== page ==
statics in member functions

Discussion in 'C++' started by Serge Skorokhodov (216716244), Jul 27, 2005.

  1. Hi,

    It may be quite a silly question but I'm a bit in a doubt;)

    Say:

    class A
    {
    void f();
    ....
    };

    void A::f()
    {
    static int i = 1;
    ....
    i = something_complex_calculation_with_unpredictable_result();
    }

    Some other place:

    void ff()
    {
    ....
    A* pa = new A;
    ....
    pa->f();
    ....
    delete pa;
    ....
    }

    Q: The value of i persists between calls of ff(), doesn't it?
    Does the Standard require it?
     
    Serge Skorokhodov (216716244), Jul 27, 2005
    #1
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  2. Serge Skorokhodov (216716244)

    Greg Guest

    Serge Skorokhodov (216716244) wrote:
    > Hi,
    >
    > It may be quite a silly question but I'm a bit in a doubt;)
    >
    > Say:
    >
    > class A
    > {
    > void f();
    > ...
    > };
    >
    > void A::f()
    > {
    > static int i = 1;
    > ...
    > i = something_complex_calculation_with_unpredictable_result();
    > }
    >
    > Some other place:
    >
    > void ff()
    > {
    > ...
    > A* pa = new A;
    > ...
    > pa->f();
    > ...
    > delete pa;
    > ...
    > }
    >
    > Q: The value of i persists between calls of ff(), doesn't it?
    > Does the Standard require it?


    Yes. The fact that i is declared in a class method instead of a global
    function changes nothing about its behavior.

    Greg
     
    Greg, Jul 27, 2005
    #2
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  3. Serge Skorokhodov (216716244)

    Ram Guest

    > Yes. The fact that i is declared in a class method instead of a global
    > function changes nothing about its behavior.


    A further question on this. Local static variables inside class member
    functions are instantiated per object or per class? g++ (2.96)
    instantiates it per class i.e. if I say

    A a1, a2;
    a1.ff();
    a2.ff();

    I found that the value persists between the two calls. Is this also
    required by the standard?

    Ramashish
     
    Ram, Jul 27, 2005
    #3
  4. Serge Skorokhodov (216716244)

    Dan Cernat Guest

    Ram wrote:
    > > Yes. The fact that i is declared in a class method instead of a global
    > > function changes nothing about its behavior.

    >
    > A further question on this. Local static variables inside class member
    > functions are instantiated per object or per class? g++ (2.96)
    > instantiates it per class i.e. if I say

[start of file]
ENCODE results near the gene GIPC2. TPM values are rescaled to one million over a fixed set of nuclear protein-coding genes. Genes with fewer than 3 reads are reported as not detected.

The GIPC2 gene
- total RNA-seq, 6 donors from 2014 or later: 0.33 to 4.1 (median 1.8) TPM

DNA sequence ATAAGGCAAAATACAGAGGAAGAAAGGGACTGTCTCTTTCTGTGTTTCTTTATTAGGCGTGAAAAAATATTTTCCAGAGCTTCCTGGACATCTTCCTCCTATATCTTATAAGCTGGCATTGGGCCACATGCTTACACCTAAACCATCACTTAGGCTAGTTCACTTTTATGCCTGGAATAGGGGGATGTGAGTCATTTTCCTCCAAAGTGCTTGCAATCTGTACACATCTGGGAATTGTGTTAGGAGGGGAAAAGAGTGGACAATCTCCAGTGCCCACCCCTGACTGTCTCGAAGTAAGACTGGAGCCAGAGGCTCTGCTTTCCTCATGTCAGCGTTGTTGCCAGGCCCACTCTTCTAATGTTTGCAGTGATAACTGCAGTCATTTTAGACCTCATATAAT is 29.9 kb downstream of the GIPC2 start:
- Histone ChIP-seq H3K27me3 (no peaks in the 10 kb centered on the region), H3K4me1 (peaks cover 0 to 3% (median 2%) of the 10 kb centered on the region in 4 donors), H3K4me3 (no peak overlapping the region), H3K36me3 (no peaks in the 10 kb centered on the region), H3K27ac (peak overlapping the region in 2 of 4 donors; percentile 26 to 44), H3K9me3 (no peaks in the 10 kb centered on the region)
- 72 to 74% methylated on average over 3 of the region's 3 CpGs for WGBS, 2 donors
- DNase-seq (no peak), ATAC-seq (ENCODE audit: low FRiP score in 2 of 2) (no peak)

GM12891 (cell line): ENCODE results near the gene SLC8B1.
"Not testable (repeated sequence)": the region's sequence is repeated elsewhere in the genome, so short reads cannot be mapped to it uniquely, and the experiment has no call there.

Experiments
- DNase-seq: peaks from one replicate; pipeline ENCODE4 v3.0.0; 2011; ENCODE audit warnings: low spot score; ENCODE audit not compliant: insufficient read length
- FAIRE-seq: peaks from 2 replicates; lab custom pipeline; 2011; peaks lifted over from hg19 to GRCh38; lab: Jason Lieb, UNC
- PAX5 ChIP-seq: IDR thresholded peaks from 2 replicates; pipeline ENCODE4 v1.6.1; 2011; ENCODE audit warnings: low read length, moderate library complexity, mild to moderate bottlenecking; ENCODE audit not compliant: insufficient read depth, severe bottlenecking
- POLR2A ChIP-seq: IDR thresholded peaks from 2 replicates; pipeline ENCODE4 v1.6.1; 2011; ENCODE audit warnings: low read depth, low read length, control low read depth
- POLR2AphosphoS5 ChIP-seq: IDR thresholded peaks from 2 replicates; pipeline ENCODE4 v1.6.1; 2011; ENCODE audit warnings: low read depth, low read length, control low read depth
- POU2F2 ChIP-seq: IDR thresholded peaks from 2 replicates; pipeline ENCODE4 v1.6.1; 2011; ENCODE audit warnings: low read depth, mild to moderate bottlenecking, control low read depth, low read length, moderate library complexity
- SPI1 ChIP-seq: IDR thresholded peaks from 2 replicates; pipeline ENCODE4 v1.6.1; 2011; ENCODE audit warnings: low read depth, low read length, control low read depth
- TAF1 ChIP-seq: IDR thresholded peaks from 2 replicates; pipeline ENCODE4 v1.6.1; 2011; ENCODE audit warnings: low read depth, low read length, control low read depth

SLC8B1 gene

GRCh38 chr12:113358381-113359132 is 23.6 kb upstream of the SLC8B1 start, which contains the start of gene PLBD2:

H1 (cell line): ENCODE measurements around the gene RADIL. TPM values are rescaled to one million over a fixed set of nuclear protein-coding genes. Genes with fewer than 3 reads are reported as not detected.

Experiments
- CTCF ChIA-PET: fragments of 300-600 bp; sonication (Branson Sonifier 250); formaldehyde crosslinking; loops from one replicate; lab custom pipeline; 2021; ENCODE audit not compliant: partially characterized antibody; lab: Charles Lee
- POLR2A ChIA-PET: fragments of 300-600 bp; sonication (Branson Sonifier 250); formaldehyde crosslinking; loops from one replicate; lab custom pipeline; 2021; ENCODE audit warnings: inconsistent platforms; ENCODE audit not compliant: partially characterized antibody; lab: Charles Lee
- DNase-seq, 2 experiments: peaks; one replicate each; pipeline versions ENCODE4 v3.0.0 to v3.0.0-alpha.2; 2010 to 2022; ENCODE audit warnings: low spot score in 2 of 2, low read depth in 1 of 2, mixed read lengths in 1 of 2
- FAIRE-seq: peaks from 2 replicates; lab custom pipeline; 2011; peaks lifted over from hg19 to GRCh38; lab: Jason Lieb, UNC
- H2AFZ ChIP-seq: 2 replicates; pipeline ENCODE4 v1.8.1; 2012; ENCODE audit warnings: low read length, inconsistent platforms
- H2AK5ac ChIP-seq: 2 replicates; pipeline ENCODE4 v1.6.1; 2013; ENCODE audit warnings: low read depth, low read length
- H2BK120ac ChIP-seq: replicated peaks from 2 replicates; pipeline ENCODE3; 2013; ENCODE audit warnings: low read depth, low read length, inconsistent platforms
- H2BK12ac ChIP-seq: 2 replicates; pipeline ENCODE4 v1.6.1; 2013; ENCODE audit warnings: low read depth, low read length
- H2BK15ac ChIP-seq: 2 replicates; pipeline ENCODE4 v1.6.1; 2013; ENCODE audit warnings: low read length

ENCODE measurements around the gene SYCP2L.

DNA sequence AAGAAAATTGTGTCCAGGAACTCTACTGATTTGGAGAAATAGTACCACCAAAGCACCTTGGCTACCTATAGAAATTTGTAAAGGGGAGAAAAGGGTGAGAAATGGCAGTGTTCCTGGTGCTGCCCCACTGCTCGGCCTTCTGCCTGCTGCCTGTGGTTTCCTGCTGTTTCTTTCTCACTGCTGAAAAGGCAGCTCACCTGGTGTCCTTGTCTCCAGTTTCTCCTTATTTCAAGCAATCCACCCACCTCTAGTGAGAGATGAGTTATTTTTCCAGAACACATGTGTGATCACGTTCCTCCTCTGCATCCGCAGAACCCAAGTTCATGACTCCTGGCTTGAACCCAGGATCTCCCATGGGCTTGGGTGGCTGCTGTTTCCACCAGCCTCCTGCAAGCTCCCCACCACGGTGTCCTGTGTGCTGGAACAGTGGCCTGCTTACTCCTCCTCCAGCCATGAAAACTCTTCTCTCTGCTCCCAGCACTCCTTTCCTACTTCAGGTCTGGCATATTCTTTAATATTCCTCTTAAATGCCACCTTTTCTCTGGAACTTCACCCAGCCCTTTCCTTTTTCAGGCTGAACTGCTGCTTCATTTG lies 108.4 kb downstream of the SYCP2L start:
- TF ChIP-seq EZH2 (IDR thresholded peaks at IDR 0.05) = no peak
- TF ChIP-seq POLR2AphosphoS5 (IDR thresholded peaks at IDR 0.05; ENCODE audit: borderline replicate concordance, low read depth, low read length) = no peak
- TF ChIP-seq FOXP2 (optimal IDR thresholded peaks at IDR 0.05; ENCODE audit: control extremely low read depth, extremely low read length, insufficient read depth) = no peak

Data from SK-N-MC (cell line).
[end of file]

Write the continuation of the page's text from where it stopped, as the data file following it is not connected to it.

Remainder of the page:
>
    > A a1, a2;
    > a1.ff();
    > a2.ff();
    >
    > I found that the value persists between the two calls. Is this also
    > required by the standard?
    >
    > Ramashish


    they are instantiated per class (first time the method is call,
    regardless of the instantiated number of objects of that type). If you
    want it to be instantiated on a per object basis, make the variable a
    class level, member variable not a static variable inside the method.

    class A
    {
    private:
    int m_var; // instantiated per object

    public:
    A():m_var(0){}

    void f()
    {
    static int x = some_function_returning_an_int(); // instantiated
    per class
    }
    };


    /dan
     
    Dan Cernat, Jul 27, 2005
    #4
  5. Serge Skorokhodov (216716244)

    Jay Nabonne Guest

    On Wed, 27 Jul 2005 04:01:01 -0700, Ram wrote:

    >> Yes. The fact that i is declared in a class method instead of a global
    >> function changes nothing about its behavior.

    >
    > A further question on this. Local static variables inside class member
    > functions are instantiated per object or per class? g++ (2.96)
    > instantiates it per class i.e. if I say
    >
    > A a1, a2;
    > a1.ff();
    > a2.ff();
    >
    > I found that the value persists between the two calls. Is this also
    > required by the standard?
    >


    Neither. The variable is instantiated the first time the function is
    called, and it persists through subsequent calls to that function. It has
    nothing to do with objects or classes.

    - Jay
     
    Jay Nabonne, Jul 27, 2005
    #5
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